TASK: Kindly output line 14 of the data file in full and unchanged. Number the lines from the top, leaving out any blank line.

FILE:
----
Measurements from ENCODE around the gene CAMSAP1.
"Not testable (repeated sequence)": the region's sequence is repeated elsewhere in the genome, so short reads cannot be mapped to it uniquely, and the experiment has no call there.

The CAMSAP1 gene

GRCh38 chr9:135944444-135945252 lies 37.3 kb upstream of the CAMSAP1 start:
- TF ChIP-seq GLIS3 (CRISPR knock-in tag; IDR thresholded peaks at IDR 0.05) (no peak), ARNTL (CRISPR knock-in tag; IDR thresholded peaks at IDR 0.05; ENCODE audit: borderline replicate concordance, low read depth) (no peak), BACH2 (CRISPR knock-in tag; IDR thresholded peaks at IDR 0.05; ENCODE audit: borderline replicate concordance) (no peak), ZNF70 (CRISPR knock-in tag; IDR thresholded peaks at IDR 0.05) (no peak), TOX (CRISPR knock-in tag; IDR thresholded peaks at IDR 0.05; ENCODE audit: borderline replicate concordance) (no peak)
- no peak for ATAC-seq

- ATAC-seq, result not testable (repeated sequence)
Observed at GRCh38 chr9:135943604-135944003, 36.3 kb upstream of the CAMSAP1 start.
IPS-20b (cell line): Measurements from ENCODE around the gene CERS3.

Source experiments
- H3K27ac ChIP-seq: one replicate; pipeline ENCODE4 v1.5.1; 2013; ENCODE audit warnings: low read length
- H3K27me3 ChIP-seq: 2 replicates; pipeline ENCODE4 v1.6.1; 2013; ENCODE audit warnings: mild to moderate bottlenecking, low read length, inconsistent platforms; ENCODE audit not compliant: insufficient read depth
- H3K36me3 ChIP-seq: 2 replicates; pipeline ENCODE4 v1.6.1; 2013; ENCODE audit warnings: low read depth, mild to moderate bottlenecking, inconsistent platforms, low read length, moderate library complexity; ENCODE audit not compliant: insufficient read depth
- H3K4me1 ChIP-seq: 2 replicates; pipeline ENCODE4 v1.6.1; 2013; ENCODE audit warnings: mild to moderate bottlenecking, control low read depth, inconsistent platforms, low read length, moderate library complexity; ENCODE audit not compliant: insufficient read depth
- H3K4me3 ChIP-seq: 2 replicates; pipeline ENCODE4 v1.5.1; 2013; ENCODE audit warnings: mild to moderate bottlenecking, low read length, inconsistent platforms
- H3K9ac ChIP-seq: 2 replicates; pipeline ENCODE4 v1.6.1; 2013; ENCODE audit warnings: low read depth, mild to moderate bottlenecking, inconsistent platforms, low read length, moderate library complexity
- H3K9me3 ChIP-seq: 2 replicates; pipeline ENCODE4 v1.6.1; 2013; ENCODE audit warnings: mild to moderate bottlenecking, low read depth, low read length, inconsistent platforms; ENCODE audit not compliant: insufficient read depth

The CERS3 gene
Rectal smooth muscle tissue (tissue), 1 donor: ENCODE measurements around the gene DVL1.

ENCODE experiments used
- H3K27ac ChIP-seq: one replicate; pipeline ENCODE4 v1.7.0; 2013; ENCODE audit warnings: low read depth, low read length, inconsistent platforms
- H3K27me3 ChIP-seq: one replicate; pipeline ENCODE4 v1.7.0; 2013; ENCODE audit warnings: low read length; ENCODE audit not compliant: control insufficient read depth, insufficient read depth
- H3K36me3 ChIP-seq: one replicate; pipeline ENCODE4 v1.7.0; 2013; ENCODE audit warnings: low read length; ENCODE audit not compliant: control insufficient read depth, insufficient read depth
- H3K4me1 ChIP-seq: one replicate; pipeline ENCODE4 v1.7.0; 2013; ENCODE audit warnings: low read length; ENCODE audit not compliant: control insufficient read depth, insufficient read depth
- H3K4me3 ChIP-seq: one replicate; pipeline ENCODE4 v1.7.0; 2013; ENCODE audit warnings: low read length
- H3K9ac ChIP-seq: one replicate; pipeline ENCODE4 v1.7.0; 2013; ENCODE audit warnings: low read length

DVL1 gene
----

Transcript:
- H3K4me1 ChIP-seq: 2 replicates; pipeline ENCODE4 v1.6.1; 2013; ENCODE audit warnings: mild to moderate bottlenecking, control low read depth, inconsistent platforms, low read length, moderate library complexity; ENCODE audit not compliant: insufficient read depth